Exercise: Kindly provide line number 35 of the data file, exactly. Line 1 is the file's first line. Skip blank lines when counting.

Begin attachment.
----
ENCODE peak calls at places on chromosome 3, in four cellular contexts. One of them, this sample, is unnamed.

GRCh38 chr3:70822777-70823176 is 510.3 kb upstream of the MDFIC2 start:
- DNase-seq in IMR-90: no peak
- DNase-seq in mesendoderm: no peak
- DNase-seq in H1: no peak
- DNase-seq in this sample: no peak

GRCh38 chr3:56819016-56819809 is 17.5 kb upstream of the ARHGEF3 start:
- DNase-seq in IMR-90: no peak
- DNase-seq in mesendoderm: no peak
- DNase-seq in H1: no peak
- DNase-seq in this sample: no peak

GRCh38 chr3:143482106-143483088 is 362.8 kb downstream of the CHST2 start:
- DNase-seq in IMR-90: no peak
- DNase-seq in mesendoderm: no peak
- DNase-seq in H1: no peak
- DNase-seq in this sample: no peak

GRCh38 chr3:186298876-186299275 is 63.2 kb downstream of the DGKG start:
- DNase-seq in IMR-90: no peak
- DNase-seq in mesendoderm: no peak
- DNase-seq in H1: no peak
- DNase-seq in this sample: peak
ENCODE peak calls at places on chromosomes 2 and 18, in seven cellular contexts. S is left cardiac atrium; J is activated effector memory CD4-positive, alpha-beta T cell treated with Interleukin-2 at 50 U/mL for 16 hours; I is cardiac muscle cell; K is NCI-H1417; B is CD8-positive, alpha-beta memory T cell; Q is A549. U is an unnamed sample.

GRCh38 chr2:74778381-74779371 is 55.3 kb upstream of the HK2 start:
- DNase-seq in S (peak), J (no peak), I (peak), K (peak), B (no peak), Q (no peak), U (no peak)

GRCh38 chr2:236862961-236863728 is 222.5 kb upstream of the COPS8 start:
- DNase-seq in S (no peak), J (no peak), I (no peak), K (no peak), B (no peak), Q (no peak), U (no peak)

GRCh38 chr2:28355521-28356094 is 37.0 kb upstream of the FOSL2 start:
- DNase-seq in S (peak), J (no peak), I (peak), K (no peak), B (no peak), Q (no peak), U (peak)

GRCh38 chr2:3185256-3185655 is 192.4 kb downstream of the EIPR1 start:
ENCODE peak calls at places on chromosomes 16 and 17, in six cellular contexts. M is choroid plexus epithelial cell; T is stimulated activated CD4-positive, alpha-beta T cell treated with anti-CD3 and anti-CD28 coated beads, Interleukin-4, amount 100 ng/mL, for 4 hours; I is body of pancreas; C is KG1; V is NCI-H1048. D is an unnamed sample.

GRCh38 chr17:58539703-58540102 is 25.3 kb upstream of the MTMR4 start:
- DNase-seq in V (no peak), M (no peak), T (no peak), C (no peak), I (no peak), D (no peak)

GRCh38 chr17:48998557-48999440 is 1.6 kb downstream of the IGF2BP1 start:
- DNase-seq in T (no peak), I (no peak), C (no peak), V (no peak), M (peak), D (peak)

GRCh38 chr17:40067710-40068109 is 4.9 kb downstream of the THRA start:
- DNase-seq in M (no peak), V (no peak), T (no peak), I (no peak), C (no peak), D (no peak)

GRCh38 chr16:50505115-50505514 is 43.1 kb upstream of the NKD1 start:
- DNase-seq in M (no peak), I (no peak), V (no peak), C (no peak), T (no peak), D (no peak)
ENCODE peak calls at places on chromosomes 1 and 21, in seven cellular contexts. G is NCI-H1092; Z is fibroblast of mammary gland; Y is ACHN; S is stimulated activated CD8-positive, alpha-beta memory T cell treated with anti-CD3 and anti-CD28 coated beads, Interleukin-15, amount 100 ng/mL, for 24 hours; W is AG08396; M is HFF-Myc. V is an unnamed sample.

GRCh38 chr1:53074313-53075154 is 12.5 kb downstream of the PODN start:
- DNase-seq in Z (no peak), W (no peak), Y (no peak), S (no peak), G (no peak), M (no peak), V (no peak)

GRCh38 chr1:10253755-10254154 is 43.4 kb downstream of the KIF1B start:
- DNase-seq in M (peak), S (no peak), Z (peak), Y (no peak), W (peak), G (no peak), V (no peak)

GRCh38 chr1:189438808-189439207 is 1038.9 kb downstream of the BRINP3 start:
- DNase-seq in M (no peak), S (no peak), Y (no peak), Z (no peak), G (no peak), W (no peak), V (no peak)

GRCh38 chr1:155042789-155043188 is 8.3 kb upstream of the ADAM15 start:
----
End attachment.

GRCh38 chr17:40067710-40068109 is 4.9 kb downstream of the THRA start: